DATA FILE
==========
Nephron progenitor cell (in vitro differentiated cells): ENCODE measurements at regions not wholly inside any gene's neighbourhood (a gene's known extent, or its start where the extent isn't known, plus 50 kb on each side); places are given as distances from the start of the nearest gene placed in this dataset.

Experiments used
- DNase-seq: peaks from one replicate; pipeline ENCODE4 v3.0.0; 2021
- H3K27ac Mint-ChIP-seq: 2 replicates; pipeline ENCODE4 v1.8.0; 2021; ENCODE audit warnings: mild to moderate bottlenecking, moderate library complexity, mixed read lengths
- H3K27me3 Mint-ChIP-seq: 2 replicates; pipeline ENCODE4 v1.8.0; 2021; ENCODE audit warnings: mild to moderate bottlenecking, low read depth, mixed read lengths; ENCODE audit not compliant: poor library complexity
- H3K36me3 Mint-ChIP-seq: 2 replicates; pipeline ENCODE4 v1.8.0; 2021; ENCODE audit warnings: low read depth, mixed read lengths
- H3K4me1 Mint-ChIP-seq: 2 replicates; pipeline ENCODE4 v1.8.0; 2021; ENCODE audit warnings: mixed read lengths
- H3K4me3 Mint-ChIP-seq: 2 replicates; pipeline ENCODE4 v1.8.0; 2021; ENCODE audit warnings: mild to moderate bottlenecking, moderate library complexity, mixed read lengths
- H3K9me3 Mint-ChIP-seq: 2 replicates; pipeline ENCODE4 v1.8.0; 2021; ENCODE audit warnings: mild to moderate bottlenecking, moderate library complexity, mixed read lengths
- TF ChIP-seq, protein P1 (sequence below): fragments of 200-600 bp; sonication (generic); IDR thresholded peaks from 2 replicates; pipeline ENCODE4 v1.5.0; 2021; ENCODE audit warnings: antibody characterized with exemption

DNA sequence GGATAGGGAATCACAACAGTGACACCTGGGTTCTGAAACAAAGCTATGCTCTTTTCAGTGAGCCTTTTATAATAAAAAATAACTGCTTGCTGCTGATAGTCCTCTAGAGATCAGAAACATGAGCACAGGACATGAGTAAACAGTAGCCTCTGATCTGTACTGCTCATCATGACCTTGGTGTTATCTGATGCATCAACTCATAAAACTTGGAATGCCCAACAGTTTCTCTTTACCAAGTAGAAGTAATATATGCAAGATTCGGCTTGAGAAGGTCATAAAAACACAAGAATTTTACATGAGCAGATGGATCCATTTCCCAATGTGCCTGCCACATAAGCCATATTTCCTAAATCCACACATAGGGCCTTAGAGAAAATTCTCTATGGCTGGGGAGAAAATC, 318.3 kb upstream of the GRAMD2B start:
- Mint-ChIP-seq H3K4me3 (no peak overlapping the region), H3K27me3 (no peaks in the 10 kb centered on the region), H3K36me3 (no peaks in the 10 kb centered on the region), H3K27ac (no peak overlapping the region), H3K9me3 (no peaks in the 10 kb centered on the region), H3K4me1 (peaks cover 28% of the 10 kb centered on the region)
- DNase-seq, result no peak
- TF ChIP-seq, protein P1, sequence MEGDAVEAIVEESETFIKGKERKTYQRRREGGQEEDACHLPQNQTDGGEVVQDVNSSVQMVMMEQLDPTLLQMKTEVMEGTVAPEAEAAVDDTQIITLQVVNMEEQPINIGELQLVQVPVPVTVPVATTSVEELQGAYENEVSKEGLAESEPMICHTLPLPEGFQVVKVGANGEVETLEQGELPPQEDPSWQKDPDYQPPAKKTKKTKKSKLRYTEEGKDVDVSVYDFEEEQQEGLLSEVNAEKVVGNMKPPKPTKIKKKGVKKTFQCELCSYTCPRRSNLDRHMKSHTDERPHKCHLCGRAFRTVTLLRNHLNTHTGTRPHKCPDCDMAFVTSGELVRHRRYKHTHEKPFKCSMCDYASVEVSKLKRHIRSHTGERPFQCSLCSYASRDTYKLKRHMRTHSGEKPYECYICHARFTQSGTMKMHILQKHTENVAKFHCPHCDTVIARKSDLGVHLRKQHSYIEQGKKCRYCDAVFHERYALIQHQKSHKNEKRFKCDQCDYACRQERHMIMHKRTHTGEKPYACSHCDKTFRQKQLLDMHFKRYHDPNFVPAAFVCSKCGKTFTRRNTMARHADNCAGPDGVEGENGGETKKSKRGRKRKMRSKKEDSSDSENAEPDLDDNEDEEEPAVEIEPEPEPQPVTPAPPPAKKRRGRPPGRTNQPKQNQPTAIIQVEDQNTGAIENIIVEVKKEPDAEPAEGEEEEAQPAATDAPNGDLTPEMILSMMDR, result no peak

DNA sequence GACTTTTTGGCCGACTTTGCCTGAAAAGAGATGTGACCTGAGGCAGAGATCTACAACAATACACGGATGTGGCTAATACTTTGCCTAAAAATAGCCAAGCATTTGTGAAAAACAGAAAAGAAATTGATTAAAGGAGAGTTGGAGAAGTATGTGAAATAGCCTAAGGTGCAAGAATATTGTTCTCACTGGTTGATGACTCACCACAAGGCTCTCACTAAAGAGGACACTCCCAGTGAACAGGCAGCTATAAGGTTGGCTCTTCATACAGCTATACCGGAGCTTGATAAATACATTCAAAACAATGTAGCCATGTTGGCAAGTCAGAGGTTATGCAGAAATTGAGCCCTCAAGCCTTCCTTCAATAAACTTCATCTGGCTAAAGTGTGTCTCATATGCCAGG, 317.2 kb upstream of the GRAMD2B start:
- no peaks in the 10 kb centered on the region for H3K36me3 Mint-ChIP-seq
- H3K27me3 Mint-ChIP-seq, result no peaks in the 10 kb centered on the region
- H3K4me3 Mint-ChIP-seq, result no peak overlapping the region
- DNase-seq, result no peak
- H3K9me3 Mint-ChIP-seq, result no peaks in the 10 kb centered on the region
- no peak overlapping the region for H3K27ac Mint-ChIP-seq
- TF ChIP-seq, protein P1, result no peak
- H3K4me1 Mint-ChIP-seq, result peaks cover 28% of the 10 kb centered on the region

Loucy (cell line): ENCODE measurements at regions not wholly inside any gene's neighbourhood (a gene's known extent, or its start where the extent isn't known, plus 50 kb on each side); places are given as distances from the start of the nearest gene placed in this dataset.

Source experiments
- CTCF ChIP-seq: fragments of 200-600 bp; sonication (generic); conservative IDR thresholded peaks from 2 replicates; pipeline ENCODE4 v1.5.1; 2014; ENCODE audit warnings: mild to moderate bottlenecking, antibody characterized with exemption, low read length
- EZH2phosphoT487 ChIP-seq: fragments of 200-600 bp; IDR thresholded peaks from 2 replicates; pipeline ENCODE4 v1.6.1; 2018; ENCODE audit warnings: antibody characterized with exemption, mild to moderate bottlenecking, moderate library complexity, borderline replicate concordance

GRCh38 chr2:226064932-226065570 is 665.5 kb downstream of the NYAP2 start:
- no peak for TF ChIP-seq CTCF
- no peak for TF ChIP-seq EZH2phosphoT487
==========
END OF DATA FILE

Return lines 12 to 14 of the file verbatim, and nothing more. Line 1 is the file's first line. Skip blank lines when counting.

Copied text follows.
- Mint-ChIP-seq H3K4me3 (no peak overlapping the region), H3K27me3 (no peaks in the 10 kb centered on the region), H3K36me3 (no peaks in the 10 kb centered on the region), H3K27ac (no peak overlapping the region), H3K9me3 (no peaks in the 10 kb centered on the region), H3K4me1 (peaks cover 28% of the 10 kb centered on the region)
- DNase-seq, result no peak
- TF ChIP-seq, protein P1, sequence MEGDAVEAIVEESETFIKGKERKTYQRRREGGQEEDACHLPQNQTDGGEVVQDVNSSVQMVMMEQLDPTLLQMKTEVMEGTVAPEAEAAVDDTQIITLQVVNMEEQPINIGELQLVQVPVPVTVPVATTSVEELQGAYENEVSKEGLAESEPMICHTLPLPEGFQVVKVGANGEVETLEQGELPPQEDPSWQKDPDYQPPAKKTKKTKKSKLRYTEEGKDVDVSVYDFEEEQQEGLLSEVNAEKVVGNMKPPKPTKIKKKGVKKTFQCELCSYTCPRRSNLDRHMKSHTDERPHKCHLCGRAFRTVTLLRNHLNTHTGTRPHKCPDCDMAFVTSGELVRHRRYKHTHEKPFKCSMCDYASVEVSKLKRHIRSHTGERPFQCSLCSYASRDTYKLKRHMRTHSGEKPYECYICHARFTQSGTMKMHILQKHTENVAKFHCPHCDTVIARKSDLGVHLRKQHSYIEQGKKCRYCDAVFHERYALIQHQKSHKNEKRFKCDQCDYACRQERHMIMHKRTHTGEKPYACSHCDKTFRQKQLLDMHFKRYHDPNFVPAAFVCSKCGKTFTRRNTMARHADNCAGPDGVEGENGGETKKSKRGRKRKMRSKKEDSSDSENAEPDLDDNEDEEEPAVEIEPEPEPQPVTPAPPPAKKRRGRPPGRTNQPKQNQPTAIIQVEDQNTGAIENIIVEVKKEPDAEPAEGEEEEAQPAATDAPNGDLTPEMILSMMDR, result no peak